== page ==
Narrator: Marguerite Gavin
Series: Kitty Norville #3
Published by Grand Central Publishing, Tantor Audio on October 5, 2009
Genres: Urban Fantasy
Length: 8 hours 29 minutes
After getting caught turning wolf on national television, Kitty retreats to a mountain cabin to recover and write her memoirs. But this is Kitty, so trouble is never far behind, and instead of Walden Pond, she gets Evil Dead.
When werewolf hunter Cormac shows up with an injured Ben O'Farrell, Kitty's lawyer, slung over his shoulder, and a wolf-like creature with glowing red eyes starts sniffing around the cabin, Kitty wonders if any of them will get out of these woods alive.
My Initial Reaction…
Ugh! I’m pretty disappointed with Kitty Takes a Holiday. After the excitement and forward momentum of Kitty Goes to Washington this felt like taking several steps backward. The last 50% was significantly better than the first but overall, I just needed something more.
Marguerite Gavin IS Kitty for me and she’s grown on me even more with Kitty Takes a Holiday. There were a pretty broad spectrum of characters and voices – complete with accents – that she had to deliver and she nailed them. She still doesn’t have that special something that blows me away, but she’s a solid narrator and I will definitely consider other books she narrates.
Damn it Kitty! You were doing so good! Kitty had been such a submissive wolf at the start of this series, but over the course of the last two books she grew so much. That growth isn’t gone, exactly, in Kitty Takes a Holiday but it’s been replaced a bit by someone who’s moping around feeling sorry for herself. You know what’s worse than feeling sorry for yourself? Reading about someone else doing it! It was so boring and annoying. I know she had every right to feel a little (or a lot) shell shocked after what happened to her in Kitty Goes to Washington, but the way she was handling it I felt like the Kitty I had cheered on for being ballsy as hell was gone. Oh and she’s still not on the radio in Kitty Takes a Holiday, which is another book missing what had been my favorite element of this series when it began.
Things really picked up when Cormick and Ben enter the picture, but it still had a very disappointing edge to it. Ben, her lawyer, who I absolutely loved in Kitty Goes to Washington isn’t the same in this book. For the sake of avoiding spoilers, I’ll just say that I miss the old Ben. And the Cormick… well I kinda loved him more in this book, probably just because I got to see a lot more of him. He hasn’t really changed or anything, I just know him better and like that much more.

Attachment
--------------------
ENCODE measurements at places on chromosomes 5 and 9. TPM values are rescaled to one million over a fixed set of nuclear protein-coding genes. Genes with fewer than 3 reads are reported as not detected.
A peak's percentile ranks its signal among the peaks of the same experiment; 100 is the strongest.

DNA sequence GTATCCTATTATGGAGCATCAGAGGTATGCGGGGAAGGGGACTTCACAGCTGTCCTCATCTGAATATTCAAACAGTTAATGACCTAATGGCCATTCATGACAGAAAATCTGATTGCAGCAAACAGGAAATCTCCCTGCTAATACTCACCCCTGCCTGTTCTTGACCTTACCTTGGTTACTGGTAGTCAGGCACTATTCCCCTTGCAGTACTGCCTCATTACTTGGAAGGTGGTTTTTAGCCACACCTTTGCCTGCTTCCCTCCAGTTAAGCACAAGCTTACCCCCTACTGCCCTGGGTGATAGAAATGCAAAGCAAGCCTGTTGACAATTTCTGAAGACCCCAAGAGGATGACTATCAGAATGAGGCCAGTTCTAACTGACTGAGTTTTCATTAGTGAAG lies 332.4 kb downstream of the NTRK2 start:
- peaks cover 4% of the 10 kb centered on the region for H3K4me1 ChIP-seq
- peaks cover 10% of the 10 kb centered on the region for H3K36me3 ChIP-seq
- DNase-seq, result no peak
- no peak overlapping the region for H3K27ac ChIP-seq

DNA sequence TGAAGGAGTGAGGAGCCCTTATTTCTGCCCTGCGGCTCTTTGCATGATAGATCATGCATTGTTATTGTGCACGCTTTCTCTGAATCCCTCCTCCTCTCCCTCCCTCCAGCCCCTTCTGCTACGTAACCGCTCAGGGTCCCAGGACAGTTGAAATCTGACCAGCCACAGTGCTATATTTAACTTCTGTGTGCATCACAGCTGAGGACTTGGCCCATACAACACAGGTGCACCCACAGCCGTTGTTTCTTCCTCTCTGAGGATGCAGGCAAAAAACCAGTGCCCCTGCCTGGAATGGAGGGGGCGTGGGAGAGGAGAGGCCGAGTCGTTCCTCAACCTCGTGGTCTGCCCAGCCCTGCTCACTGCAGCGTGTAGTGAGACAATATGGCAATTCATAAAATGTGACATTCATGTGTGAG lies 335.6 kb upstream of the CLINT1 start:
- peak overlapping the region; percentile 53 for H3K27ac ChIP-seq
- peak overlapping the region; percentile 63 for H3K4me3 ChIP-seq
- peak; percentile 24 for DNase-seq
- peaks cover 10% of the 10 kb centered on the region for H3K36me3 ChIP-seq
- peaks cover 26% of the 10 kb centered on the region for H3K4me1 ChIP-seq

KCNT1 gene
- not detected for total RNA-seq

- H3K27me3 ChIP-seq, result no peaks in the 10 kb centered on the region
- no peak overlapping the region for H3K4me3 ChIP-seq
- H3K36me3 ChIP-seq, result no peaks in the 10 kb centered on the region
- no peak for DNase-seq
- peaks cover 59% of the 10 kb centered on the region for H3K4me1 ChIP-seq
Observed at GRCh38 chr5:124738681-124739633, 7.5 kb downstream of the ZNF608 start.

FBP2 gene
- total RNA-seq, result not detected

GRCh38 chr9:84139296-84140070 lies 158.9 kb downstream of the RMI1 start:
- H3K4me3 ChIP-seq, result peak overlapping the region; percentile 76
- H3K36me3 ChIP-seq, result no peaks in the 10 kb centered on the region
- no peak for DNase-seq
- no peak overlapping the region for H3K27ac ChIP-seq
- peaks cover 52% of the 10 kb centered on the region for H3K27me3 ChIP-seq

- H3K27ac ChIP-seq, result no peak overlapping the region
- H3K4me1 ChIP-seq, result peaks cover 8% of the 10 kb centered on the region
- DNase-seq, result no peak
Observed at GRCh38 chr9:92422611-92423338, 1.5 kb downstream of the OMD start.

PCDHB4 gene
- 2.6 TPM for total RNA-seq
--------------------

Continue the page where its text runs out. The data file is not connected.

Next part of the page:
So the first half, give or take a bit, of Kitty Takes a Holiday centers around Kitty’s retreat from civilization to work on a book about her life and her inability to write it, not to mention the difficulty of dealing with the people in the small town where she’s staying. It could be summed up as: Kitty Goes to the Country to Hide and Stick Her Tail Between Her Legs. Yep, I was bored. There was some important foundation laid for the rest of the book in this section, but boy do I wish it could have been hurried a long a bit.
Then Cormick and Ben show up and things get interesting. In a really depressing kind of way. I was glued to Kitty Takes a Holiday from this point on – there was interesting conversation, action, romance, plot twists. All the good stuff, but I kept feeling my stomach drop. Nothing went the way I would have liked and, while I’m totally okay with that in general (because it’s not my story afterall), I’m very worried about where the future books will go because of some of the plot twists in Kitty Takes a Holiday.
I just hope Carrie Vaughn has some really great twists up her sleeve, because with how Kitty Takes A Holiday left me, I’m pretty discouraged about where the series is going. Kitty seems to be recovered, though, so I’m sticking with it for a least one more book. And then we’ll see.